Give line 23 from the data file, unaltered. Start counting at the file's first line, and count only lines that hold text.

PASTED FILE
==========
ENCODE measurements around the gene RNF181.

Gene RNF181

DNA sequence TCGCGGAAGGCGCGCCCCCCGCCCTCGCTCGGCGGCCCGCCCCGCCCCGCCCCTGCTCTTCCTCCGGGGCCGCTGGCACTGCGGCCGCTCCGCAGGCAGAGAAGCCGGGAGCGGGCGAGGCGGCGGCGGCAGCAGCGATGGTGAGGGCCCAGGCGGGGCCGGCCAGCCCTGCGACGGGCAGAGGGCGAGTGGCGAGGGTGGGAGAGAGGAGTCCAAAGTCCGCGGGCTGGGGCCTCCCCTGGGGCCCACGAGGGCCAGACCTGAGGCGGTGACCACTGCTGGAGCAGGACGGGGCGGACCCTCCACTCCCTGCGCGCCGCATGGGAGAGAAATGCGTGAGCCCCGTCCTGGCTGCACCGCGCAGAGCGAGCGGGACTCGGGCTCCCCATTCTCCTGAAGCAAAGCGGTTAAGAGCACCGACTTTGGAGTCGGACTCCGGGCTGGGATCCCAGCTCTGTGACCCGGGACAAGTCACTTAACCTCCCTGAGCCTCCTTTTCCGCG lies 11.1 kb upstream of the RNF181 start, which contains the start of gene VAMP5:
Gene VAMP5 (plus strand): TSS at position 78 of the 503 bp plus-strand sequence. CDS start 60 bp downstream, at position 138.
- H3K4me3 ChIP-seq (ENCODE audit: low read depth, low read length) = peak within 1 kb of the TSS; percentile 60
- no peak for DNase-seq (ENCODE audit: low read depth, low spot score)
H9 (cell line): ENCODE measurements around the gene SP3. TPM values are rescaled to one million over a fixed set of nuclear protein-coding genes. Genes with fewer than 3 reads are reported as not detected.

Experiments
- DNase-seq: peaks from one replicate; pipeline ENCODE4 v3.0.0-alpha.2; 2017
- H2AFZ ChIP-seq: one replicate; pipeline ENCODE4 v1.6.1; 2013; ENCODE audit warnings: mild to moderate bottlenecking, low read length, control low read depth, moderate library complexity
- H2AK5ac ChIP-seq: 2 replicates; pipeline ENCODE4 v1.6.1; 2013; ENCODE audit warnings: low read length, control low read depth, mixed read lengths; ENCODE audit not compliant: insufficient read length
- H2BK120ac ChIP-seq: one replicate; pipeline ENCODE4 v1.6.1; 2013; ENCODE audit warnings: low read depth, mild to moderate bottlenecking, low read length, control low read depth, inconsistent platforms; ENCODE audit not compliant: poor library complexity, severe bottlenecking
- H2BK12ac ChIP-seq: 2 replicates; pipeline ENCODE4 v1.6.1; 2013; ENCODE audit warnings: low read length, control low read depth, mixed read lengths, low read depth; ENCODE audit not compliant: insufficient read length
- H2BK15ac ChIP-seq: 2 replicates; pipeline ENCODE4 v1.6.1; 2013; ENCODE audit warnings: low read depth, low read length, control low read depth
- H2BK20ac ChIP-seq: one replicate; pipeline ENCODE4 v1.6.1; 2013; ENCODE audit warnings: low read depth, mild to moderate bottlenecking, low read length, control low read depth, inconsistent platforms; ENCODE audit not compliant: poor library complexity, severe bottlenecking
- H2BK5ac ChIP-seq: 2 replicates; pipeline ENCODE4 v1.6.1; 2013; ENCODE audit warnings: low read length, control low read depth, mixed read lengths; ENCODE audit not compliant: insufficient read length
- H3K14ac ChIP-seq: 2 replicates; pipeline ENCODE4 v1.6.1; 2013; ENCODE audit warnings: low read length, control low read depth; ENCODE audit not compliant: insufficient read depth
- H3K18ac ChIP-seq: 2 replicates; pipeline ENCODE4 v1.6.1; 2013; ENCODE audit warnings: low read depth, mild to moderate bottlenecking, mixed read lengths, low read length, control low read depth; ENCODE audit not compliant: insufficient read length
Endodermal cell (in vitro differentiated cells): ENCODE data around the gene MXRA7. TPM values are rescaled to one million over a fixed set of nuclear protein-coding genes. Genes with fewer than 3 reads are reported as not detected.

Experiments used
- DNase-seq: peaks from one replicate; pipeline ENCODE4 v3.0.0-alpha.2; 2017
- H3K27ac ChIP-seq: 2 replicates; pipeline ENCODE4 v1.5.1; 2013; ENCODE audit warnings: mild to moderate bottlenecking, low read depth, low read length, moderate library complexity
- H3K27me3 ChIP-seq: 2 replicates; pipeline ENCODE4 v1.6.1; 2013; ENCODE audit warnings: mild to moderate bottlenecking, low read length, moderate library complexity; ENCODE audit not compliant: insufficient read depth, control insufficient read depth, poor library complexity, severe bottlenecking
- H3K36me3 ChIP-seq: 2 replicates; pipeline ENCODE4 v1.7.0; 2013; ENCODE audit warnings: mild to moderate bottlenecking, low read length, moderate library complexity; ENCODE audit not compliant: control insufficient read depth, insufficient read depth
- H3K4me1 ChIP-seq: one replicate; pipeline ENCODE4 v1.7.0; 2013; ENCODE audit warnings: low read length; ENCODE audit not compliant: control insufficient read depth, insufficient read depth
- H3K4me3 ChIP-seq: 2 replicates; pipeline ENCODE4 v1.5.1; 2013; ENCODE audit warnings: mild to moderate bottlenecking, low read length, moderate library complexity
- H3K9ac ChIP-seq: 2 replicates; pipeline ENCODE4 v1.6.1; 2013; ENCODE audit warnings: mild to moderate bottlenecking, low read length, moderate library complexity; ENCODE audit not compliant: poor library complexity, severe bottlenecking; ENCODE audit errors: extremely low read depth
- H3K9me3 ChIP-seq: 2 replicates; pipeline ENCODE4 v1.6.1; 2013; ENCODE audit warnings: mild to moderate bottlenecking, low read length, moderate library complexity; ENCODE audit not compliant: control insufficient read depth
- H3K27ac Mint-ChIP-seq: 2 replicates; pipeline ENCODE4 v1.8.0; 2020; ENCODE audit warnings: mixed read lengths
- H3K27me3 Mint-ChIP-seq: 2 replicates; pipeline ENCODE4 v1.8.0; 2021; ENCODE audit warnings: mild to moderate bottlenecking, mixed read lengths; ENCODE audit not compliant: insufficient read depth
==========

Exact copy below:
- H3K27me3 ChIP-seq: 2 replicates; pipeline ENCODE4 v1.6.1; 2013; ENCODE audit warnings: mild to moderate bottlenecking, low read length, moderate library complexity; ENCODE audit not compliant: insufficient read depth, control insufficient read depth, poor library complexity, severe bottlenecking